You should be able to remove or at least disclaim any active infringement of the trademark in question as the project is no longer active but shows as a testament to your work and capabilities. I like @BinaryBazooka's suggestion of having a fully functional version on a laptop very much. However, that doesn't preclude you from exposing at least a pertinent subset of the project itself in a manner that allows you to distribute a non-working sample set.

Within the context of a resume it is work you did. Simply provide an alternate name for the project and a detailed narrative of its scope. The fact that it was taken down due to legal recourse will not matter to anyone looking to give it due consideration (and a project such as that is certainly worth considering).

I wouldn't list the cease and desist on the resume, but when asked why it didn't succeed or why it was shuttered certainly you should be honest about it.

  • Would it be acceptable to list it, allow the interviewer to research it on their own, and then explain it when they ask about it at the interview? Last time I did that, the interviewer was slightly disappointed, and I felt like that took away from the entry. – Dupontrocks11 Jul 27 '15 at 19:57
  • @Dupontrocks11: Personally I like to be proactive about it. Rather than let someone go through that effort only to achieve disappointment, I like to list very specifically from where the source can be retrieved. If you put it online in a private repository, say that. If you would like them to request a copy or something similar, say that instead. Something like "Demonstration code available upon request" or something like that. This let's them know it's available while at the same time telling them that it's not online. – Joel Etherton Jul 27 '15 at 20:00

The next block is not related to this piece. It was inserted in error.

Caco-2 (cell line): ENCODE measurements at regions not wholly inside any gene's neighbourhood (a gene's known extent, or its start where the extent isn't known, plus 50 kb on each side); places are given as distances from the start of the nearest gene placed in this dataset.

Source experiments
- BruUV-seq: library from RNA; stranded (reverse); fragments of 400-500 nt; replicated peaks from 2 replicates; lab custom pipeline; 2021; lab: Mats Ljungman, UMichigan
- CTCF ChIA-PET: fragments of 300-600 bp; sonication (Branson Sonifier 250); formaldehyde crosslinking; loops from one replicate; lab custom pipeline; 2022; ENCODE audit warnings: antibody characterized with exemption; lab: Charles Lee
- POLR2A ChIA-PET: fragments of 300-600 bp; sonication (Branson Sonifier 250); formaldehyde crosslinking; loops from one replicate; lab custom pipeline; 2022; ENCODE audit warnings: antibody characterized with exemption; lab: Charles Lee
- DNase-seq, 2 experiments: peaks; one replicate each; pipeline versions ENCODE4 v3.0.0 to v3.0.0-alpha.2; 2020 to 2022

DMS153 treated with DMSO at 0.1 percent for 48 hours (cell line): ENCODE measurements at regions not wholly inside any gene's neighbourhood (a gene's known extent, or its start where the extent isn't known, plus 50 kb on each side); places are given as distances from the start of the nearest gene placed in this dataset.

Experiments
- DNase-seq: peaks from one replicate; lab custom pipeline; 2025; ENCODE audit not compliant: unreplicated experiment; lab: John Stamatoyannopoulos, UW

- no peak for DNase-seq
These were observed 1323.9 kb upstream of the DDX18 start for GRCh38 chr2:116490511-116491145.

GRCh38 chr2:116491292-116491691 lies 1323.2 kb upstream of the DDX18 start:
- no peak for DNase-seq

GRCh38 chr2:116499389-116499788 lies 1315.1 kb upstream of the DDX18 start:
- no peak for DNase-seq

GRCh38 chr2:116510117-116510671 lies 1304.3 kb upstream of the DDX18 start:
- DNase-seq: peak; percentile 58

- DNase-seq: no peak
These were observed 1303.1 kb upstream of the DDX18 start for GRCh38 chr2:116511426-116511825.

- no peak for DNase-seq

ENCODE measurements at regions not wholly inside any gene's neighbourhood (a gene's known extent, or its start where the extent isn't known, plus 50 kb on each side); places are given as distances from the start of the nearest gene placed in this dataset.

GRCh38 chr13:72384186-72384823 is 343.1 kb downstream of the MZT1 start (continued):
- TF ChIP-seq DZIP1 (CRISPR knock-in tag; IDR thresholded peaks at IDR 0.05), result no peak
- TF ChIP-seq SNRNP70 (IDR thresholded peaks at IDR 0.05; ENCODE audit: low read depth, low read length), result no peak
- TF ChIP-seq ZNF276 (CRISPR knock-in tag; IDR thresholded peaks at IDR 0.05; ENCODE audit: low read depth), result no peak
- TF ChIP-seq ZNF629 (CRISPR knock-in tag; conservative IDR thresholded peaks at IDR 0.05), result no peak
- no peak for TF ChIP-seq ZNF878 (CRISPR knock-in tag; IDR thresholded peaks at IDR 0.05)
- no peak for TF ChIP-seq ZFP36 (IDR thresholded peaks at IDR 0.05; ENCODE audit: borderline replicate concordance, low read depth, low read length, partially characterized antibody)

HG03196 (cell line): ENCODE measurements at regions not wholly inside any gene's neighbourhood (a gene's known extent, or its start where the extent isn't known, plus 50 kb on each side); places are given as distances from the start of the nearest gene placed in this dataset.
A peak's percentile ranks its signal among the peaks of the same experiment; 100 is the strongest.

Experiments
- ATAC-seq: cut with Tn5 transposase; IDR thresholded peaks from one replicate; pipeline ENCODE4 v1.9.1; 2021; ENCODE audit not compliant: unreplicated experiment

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Get an external hard drive, put the data on it and bring it in. You are fully legally allowed to show work you've done to people, just don't give it to people to download etc... (or whatever the legal issue was).

Even better, bring in a laptop with what you did already on it.

  • That would be nice, but in this case, the interview was over Skype. It's also quite possible that I don't have a working .iso on me. All the work was done on a Thinkpad laptop that I no longer have. – Dupontrocks11 Jul 27 '15 at 19:53
  • You can screen share on skype or google hangouts. You don't have any of the work at all? If you really were a big part of this project you should have something to show, and if not, you should have something to say that shows it. – user37925 Jul 27 '15 at 20:00
  • I'm actually not sure, I could have the work saved on my desktop back home. Back when I was a part of this project, my teenage self was not very proactive about saving my work. Once I took down the server, almost all of the web design was most likely lost. I'll have to see if i can find the github – Dupontrocks11 Jul 27 '15 at 20:06
  • Highly suggest you do - I've been there, lost the code for a Full 3D game I built from the ground up in C++. Still have the executable at least so I can show it off – user37925 Jul 27 '15 at 21:31